Diário de Notícias
Diário de Notícias is a Portuguese daily tabloid newspaper published in Lisbon, Portugal. Diário de Notícias was first published in Lisbon on 29 December 1864 by Tomás Quintino Antunes and Eduardo Coelho. At its early phase the paper had no explicit political stance and financially relied on the advertisements, its headquarters is in Lisbon. During the 1880s the novelist Eça de Queiroz stationed in Newcastle-upon-Tyne, England in the Portuguese diplomatic service, contributed occasional "London letters" to the newspaper; some of these were afterwards published in a book entitled Cartas de Inglaterra. Before the Carnation revolution Diário de Notícias belonged to the Empresa Nacional de Publicidade a propaganda arm of the dictatorship. Following the Carnation revolution, the paper remained nationalized until the early 1990s; the paper and Jornal de Notícias were sold to the Lusomundo group. Both papers are now owned by Angolan media conglomerate Global Media Group. Diário de Notícias is published in tabloid format.
Music critic Joaquim Seabra Pessoa, father of poet Fernando Pessoa, worked for the paper. In the period of 1995–1996 Diário de Notícias had a circulation of 63,000 copies down on its 1880s circulation and below its peak as a propaganda newspaper for the Estado Novo in the 1930s, making it the seventh best-selling newspaper and third best selling daily newspaper in the country; the circulation of the paper was 44,055 copies in 2002. It was 54,000 copies in 2003 and 45,015 copies in 2004; the circulation of the paper was 37,992 copies in 2005, 37,904 copies in 2006 and 37,759 copies in 2007. Its 2008 circulation was 33,626 copies in 2008. Diário de Notícias had a circulation of 34,119 copies in 2011 and 29,054 copies in 2012. By 2017 the circulation was down to less than 19,000 copies and the newspaper had undergone a change to a tabloid journalism relying on its online advertising and the Angolan media group that owns it to stay open. Daily sections: Diário de Notícias ou DN Section Classificados DN Section DN Emprego Non-periodical fixed supplements: DN Sport Periodical supplements: Notícias Magazine DN Verão ) Non-existent supplements: DNA DN Negócios Note: It is understood by «Non-periodical fixed supplements» that those are proper supplements of the newspaper though not published periodically.
List of newspapers in Portugal Diário de Notícias website
Faro is a municipality and bishopric, the southernmost city and seat of the district of the same name, in the Algarve region of southern Portugal. With a population of 64,560 inhabitants in 2011, the municipality covers an area of about 202.57 km2.. The Ria Formosa lagoon attracted humans from the Palaeolithic age until the end of prehistory; the first settlements date from the fourth century BC, during the period of Phoenician colonization of the western Mediterranean. At the time, the area was known as Ossonoba, was the most important urban centre of southern Portugal and commercial port for agricultural products and minerals. Between the second and eighth centuries, the city was under the domain of the Romans the Byzantines, Visigoths, before being conquered by the Moors in 713. From the third century onwards and during the Visigothic period, it was the site of an Episcopal see, the Ancient Diocese of Ossonoba; the Byzantine presence has endured in the city walls' towers that were built during the Byzantine period.
With the advent of Moorish rule in the eighth century, Ossonoba retained its status as the most important town in the southwest corner of the Iberian Peninsula. In the 9th century, it became the capital of a short-lived princedom and was fortified with a ring of defensive walls. At this time, in the 10th century, the name Santa Maria began to be used instead of Ossonoba. By the 11th century, the town was known as Santa Maria Ibn Harun. During the 500 years of Moorish rule, some Jewish residents of Faro made written copies of the Old Testament. One of Faro's historical names in Arabic is; the Moors were defeated and expelled in 1249 by the forces of the Portuguese King Afonso III. With the decline of the importance of the city of Silves, Faro took over the role of administration of the Algarve area. After Portuguese independence in 1143, Afonso Henriques and his successors began an expansion into the southern Iberian territory occupied by the Moors. Following the conquest by D. Afonso III, in 1249, the Portuguese referred to the town as Santa Maria de Faaron or Santa Maria de Faaram.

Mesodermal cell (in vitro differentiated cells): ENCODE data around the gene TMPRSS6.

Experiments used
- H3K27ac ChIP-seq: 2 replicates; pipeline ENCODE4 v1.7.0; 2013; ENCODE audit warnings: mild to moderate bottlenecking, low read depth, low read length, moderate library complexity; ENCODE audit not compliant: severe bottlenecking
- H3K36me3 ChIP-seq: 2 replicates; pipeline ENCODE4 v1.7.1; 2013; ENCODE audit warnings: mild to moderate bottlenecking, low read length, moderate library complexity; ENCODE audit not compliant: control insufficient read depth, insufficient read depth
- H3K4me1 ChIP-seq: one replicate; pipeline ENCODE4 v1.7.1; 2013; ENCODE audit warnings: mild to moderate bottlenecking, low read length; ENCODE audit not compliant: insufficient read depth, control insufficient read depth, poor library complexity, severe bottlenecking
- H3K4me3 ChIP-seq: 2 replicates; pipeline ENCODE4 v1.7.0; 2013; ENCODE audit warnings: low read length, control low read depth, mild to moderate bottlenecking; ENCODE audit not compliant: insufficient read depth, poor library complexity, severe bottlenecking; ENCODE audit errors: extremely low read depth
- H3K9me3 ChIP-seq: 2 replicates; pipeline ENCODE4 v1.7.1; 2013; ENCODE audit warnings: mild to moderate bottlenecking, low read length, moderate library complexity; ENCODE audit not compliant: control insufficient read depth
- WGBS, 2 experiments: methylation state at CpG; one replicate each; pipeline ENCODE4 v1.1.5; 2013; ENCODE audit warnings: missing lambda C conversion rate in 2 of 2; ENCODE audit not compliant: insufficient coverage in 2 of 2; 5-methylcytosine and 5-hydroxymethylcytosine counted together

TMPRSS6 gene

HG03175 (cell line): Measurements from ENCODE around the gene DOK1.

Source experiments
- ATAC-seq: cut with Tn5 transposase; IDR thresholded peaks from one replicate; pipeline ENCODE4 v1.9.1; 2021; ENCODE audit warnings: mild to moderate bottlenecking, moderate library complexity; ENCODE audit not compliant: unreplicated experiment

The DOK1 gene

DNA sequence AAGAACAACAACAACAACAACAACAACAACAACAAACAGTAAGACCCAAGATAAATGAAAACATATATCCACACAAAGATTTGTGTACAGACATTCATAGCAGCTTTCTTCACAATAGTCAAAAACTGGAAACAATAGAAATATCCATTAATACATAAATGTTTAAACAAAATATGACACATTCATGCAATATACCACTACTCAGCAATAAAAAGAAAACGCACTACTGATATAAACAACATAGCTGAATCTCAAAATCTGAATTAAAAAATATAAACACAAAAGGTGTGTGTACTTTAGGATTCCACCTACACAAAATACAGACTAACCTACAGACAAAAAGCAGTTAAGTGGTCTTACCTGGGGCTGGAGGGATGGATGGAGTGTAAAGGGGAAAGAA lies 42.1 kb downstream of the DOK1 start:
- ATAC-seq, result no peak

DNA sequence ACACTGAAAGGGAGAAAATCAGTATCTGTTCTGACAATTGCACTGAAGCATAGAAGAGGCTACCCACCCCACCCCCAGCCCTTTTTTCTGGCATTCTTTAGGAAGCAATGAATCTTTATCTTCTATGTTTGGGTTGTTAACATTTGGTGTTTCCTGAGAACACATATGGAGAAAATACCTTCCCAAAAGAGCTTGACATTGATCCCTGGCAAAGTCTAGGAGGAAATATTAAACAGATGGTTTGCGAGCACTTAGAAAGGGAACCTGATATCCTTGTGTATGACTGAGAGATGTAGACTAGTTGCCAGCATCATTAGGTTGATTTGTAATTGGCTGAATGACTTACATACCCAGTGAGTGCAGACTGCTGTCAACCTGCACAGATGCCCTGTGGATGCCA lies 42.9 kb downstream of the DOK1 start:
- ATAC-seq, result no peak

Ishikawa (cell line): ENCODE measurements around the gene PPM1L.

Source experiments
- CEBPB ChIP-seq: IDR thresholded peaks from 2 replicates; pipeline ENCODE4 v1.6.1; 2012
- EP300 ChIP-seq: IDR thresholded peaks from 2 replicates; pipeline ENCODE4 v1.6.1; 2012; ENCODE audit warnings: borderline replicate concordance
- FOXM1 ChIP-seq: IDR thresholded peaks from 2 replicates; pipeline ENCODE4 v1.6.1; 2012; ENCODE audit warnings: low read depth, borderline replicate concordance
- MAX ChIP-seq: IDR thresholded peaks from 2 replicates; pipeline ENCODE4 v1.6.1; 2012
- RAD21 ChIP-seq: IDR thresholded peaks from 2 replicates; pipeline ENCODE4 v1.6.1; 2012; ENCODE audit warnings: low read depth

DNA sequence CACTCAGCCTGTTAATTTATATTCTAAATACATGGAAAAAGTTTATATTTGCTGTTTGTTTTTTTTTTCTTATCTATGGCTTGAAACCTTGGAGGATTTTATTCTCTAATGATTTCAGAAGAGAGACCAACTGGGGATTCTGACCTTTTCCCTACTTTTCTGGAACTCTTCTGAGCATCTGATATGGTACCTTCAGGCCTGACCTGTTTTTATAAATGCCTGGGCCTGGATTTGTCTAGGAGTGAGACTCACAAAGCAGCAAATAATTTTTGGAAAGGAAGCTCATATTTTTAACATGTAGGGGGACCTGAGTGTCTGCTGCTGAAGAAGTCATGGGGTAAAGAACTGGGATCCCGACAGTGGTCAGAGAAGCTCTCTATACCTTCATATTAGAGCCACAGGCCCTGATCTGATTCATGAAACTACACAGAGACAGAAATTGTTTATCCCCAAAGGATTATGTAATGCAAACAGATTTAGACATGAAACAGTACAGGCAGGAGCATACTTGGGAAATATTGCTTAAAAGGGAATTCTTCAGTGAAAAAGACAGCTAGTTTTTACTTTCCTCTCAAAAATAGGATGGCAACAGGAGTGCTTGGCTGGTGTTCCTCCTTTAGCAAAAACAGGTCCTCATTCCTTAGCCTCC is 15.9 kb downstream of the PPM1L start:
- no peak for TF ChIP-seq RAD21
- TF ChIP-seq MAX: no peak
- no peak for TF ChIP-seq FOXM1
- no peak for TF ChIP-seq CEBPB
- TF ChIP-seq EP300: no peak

In the following years, the town became prosperous, due to its secure exploitation of salt. By the beginning of the Portuguese Age of Discovery, the town was well positioned to become a leading commercial centre. In the 14th century, the Jewish community began to grow in importance. In 1487, Samuel Gacon began printing the Pentateuco in the first book printed in Portugal; the Jewish community of Faro had long been a dominant force in the region, with many artisans and merchants contributing to the economy and city development, but this level of prosperity was interrupted in December 1496 by an edict of Manuel I of Portugal, expelling those who did not convert to Christianity. As a result Jews no longer remained in Portugal. In the place of the Jewish village of Vila Adentro, the convent of Nossa Senhora da Assunção was founded and patronised by Queen Leonor, wife of the king. Manuel I promoted the expansion of the city. By 1540, John III of Portugal had elevated Faro to the status of city in 1577, the bishopric of the Algarve was transferred from Silves, which retains a co-cathedral, to the present Diocese of Faro.
In 1596, the city was sacked by English privateers led by 2nd Earl of Essex. The resultant fires damaged the walls and other buildings. At the same time, English troops seized the library of the Bishop of Faro Fernando Martins de Mascarenhas, which became part of the collection of the University of Oxford's Bodleian Library. Among the looted books was the first printed book in Portugal: a Torah in local Hebrew, printed by Samuel Gacon at his workshop in Faro. Throughout the 17th and 18th centuries, the city was expanded, with a series of walls during the period of the Restoration Wars, encompassing the semicircular front to the Ria Formosa; the western city of Lagos had become the capital of the historical province of Algarve in 1577, but this all changed with the 1755 Lisbon earthquake. It affected many settlements across the Algarve, including Faro, which suffered damage to churches and the episcopal palace, in addition to the walls, castle towers and bulwarks, guardhouses, warehouses and prison.